Look At It From Behind ...

Yesterday we talked about the importance of “self-awareness” for our students as the leaders we are training them to be here at St. Francis.

In short, self-awareness allows them to look at the true motives of their heart and to confront them head on which, in turn, allows them to be honest with themselves. By being honest with themselves they are able to be honest with others. This is foundational to leadership.

Not surprisingly, in a 2012 book entitled, Heart, Smarts, Guts, and Luck, the authors noted self-awareness is the one quality that trumps all others in good leadership.

However, in addition to the aspect of honesty, they found that self-awareness leads to an improvement in effective decision-making.

By understanding and examining self-motivation one is able to determine if a decision being made is rooted in self-interest or the interest of others and/or the organization.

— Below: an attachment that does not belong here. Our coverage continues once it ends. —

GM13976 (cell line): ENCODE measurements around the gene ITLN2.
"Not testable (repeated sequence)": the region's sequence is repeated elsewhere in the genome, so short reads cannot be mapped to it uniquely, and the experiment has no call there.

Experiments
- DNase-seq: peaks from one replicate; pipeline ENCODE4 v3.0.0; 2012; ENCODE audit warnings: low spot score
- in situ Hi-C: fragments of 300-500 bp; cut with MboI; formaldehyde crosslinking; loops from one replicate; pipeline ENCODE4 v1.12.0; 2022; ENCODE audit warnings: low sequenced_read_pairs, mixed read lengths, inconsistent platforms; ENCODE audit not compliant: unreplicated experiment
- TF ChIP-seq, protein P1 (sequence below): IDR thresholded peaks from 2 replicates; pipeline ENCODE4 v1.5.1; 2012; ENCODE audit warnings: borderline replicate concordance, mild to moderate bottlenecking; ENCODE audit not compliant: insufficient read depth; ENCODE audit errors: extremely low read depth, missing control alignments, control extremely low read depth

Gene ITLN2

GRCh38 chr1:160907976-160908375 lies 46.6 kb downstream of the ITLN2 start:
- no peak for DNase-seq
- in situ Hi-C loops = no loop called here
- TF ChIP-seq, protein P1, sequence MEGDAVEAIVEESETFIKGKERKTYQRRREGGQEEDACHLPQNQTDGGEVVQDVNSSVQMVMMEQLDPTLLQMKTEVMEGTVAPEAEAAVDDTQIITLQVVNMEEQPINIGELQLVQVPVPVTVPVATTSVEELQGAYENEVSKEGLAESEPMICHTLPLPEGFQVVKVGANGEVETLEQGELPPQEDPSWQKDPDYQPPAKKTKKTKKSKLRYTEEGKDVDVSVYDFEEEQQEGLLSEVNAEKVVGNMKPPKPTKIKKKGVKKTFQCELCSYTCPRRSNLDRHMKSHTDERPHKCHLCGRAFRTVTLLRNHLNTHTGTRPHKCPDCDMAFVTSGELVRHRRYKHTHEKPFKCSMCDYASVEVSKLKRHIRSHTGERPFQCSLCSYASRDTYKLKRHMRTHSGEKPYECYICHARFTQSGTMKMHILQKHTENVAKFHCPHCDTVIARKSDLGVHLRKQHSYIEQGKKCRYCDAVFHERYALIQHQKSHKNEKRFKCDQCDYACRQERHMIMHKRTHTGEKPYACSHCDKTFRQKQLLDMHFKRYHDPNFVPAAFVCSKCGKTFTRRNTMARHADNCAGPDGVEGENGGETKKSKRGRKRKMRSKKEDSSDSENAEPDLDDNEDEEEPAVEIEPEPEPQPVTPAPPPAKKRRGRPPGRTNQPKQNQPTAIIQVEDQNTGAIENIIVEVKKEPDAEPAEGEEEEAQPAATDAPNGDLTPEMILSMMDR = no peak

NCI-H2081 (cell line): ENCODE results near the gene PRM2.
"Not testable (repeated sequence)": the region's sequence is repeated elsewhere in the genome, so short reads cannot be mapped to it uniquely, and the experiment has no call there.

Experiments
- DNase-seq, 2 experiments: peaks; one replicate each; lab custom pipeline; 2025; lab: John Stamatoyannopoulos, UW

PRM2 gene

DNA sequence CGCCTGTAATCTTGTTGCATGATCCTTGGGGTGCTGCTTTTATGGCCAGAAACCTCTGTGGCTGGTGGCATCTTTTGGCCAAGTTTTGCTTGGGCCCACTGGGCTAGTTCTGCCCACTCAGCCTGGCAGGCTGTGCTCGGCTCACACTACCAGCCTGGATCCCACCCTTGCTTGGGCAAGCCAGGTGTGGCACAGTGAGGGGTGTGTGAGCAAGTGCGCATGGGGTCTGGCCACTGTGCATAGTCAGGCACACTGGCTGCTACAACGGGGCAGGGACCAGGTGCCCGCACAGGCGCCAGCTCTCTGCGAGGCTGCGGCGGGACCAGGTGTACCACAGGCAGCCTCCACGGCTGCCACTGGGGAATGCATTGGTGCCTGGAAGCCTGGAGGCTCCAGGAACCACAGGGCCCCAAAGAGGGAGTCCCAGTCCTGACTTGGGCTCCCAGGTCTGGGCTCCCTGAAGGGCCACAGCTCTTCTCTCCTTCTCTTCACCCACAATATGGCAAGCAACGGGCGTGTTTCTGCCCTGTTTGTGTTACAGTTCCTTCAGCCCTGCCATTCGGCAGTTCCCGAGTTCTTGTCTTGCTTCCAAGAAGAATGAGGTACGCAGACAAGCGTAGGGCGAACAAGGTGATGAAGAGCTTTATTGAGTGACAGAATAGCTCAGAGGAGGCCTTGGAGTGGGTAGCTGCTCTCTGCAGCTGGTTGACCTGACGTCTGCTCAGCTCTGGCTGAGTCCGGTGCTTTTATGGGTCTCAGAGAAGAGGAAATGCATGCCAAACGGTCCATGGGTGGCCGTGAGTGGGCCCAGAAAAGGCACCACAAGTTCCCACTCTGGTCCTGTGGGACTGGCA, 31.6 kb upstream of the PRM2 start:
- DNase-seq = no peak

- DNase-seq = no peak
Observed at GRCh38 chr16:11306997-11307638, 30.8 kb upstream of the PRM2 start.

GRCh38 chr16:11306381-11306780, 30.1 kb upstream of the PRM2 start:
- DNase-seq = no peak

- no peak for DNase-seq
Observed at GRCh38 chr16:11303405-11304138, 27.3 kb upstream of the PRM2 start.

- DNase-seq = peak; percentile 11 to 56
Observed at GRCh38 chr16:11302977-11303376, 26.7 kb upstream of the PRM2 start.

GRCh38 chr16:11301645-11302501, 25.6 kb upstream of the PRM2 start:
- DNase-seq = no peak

As a leader, this ability is essential. As we mentioned yesterday, we are often blind to our motives because we choose to hide them away.

Why? Sometimes it is because we are frightened to face them. But, more often than not it is our pride. We honestly believe that we are just better than most. It is pure vanity.

Pope Francis addresses this vanity head on, “An example I often use to illustrate the reality of vanity, is this: look at the peacock; it’s beautiful if you look at it from the front. But if you look at it from behind, you discover the truth… Whoever gives in to such self-absorbed vanity has huge misery hiding inside them.”

The vain peacock will only ever see the beauty of its front. The smart peacock will ask others to tell him what he looks like from behind, and be humbled into reality.

The vain leader will only ever see the beauty of their leadership. The smart leader will expose their motives to self-scrutiny and to the scrutiny of others and be humbled.

In the humility of seeing both the front and the back of their leadership they will make the kind of decisions that make good leaders.